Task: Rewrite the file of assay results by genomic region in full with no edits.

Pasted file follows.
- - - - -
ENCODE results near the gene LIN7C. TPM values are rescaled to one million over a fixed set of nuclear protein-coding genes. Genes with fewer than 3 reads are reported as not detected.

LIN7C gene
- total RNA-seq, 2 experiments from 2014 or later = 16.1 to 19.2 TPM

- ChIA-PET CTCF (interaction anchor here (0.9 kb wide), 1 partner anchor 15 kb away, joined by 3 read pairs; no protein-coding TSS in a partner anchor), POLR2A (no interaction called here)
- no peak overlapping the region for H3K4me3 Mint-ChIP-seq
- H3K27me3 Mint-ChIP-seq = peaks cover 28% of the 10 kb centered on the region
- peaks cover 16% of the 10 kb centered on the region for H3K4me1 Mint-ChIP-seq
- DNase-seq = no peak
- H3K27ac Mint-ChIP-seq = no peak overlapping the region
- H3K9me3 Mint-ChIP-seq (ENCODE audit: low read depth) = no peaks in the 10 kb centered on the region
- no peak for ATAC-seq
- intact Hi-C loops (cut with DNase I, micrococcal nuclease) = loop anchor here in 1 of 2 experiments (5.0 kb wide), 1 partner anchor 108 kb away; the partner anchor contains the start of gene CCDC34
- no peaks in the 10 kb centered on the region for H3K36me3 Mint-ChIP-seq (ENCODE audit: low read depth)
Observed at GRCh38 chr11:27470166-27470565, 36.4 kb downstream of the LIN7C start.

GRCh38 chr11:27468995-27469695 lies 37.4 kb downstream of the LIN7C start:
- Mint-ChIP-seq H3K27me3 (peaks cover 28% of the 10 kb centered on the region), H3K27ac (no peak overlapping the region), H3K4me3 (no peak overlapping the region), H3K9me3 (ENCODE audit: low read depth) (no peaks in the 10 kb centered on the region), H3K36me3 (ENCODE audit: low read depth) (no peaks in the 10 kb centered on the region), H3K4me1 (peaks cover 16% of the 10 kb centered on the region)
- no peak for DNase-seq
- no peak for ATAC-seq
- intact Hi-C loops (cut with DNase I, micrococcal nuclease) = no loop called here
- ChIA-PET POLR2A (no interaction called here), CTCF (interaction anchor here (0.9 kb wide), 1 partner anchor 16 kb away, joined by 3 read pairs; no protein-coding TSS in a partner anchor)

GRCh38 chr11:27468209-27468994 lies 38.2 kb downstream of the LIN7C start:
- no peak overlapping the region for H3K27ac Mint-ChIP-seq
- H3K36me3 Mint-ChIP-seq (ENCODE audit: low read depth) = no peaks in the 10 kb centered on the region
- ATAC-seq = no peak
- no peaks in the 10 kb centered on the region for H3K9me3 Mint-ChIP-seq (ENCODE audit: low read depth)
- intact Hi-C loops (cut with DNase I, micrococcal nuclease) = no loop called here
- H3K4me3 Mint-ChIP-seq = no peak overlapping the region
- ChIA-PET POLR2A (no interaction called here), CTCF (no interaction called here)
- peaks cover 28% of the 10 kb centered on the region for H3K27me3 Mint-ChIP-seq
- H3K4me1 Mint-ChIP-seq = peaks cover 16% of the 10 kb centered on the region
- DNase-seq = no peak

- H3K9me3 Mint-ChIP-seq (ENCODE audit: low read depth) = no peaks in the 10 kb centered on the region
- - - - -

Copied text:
ENCODE results near the gene LIN7C. TPM values are rescaled to one million over a fixed set of nuclear protein-coding genes. Genes with fewer than 3 reads are reported as not detected.

LIN7C gene
- total RNA-seq, 2 experiments from 2014 or later = 16.1 to 19.2 TPM

- ChIA-PET CTCF (interaction anchor here (0.9 kb wide), 1 partner anchor 15 kb away, joined by 3 read pairs; no protein-coding TSS in a partner anchor), POLR2A (no interaction called here)
- no peak overlapping the region for H3K4me3 Mint-ChIP-seq
- H3K27me3 Mint-ChIP-seq = peaks cover 28% of the 10 kb centered on the region
- peaks cover 16% of the 10 kb centered on the region for H3K4me1 Mint-ChIP-seq
- DNase-seq = no peak
- H3K27ac Mint-ChIP-seq = no peak overlapping the region
- H3K9me3 Mint-ChIP-seq (ENCODE audit: low read depth) = no peaks in the 10 kb centered on the region
- no peak for ATAC-seq
- intact Hi-C loops (cut with DNase I, micrococcal nuclease) = loop anchor here in 1 of 2 experiments (5.0 kb wide), 1 partner anchor 108 kb away; the partner anchor contains the start of gene CCDC34
- no peaks in the 10 kb centered on the region for H3K36me3 Mint-ChIP-seq (ENCODE audit: low read depth)
Observed at GRCh38 chr11:27470166-27470565, 36.4 kb downstream of the LIN7C start.

GRCh38 chr11:27468995-27469695 lies 37.4 kb downstream of the LIN7C start:
- Mint-ChIP-seq H3K27me3 (peaks cover 28% of the 10 kb centered on the region), H3K27ac (no peak overlapping the region), H3K4me3 (no peak overlapping the region), H3K9me3 (ENCODE audit: low read depth) (no peaks in the 10 kb centered on the region), H3K36me3 (ENCODE audit: low read depth) (no peaks in the 10 kb centered on the region), H3K4me1 (peaks cover 16% of the 10 kb centered on the region)
- no peak for DNase-seq
- no peak for ATAC-seq
- intact Hi-C loops (cut with DNase I, micrococcal nuclease) = no loop called here
- ChIA-PET POLR2A (no interaction called here), CTCF (interaction anchor here (0.9 kb wide), 1 partner anchor 16 kb away, joined by 3 read pairs; no protein-coding TSS in a partner anchor)

GRCh38 chr11:27468209-27468994 lies 38.2 kb downstream of the LIN7C start:
- no peak overlapping the region for H3K27ac Mint-ChIP-seq
- H3K36me3 Mint-ChIP-seq (ENCODE audit: low read depth) = no peaks in the 10 kb centered on the region
- ATAC-seq = no peak
- no peaks in the 10 kb centered on the region for H3K9me3 Mint-ChIP-seq (ENCODE audit: low read depth)
- intact Hi-C loops (cut with DNase I, micrococcal nuclease) = no loop called here
- H3K4me3 Mint-ChIP-seq = no peak overlapping the region
- ChIA-PET POLR2A (no interaction called here), CTCF (no interaction called here)
- peaks cover 28% of the 10 kb centered on the region for H3K27me3 Mint-ChIP-seq
- H3K4me1 Mint-ChIP-seq = peaks cover 16% of the 10 kb centered on the region
- DNase-seq = no peak

- H3K9me3 Mint-ChIP-seq (ENCODE audit: low read depth) = no peaks in the 10 kb centered on the region